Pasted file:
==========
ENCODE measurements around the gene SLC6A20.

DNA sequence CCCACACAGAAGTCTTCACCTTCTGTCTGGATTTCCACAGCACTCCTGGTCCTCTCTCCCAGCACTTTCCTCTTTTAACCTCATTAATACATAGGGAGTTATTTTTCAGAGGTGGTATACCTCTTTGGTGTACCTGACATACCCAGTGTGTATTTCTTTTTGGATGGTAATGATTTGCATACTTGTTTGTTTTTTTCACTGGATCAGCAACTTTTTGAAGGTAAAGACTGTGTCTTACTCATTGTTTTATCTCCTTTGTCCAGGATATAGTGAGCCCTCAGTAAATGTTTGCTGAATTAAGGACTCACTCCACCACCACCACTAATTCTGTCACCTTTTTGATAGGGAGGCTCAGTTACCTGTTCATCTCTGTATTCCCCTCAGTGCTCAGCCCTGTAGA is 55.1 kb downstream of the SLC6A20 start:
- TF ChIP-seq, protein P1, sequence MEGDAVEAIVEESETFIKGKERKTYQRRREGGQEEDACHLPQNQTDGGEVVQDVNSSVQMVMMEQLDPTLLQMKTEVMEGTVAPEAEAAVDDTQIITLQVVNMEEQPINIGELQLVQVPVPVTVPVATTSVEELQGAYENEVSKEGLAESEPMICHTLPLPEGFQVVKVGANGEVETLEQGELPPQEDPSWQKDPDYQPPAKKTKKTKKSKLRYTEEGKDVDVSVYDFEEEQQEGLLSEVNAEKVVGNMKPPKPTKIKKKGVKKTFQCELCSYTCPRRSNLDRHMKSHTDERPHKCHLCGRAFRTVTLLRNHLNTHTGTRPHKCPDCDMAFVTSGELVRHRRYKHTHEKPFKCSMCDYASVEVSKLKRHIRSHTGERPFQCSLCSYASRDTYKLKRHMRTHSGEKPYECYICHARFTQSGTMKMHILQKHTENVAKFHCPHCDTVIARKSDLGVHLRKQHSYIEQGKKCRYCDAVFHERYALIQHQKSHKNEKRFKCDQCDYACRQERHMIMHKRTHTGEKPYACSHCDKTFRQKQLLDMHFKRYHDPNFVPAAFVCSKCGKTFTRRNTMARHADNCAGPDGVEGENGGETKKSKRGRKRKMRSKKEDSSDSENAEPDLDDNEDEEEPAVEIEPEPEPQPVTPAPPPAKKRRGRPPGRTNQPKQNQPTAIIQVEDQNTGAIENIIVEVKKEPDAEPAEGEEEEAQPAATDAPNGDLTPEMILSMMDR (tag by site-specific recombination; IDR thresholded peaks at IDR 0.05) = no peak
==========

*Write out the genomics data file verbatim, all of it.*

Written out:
ENCODE measurements around the gene SLC6A20.

DNA sequence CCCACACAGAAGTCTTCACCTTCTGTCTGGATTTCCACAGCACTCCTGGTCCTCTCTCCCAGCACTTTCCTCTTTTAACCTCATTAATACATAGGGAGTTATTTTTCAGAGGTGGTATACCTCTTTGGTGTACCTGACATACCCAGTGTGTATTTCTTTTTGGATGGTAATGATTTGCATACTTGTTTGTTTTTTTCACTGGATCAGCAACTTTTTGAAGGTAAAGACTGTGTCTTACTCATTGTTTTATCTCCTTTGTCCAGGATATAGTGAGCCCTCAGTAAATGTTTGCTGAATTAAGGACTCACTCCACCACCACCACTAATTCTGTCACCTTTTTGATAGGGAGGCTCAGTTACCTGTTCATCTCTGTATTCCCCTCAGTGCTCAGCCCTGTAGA is 55.1 kb downstream of the SLC6A20 start:
- TF ChIP-seq, protein P1, sequence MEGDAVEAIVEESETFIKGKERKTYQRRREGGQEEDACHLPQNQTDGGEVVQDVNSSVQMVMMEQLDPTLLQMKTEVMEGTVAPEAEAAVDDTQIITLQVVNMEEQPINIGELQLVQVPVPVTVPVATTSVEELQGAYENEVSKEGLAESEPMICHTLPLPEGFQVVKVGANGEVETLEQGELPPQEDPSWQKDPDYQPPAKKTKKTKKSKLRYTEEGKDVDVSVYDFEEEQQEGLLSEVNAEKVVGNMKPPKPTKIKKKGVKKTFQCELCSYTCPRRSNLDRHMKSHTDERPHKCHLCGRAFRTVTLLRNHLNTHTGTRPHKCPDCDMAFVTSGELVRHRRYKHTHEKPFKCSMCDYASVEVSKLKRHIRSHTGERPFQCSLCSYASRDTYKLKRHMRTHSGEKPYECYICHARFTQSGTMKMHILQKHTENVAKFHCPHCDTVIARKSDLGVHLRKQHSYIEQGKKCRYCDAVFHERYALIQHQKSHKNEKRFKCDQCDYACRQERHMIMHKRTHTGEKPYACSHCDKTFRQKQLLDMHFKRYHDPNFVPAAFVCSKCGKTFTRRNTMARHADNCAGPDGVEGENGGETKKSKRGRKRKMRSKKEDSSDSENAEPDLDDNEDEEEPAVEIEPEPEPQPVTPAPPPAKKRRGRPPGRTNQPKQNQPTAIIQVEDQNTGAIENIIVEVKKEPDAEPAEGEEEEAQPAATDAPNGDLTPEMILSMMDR (tag by site-specific recombination; IDR thresholded peaks at IDR 0.05) = no peak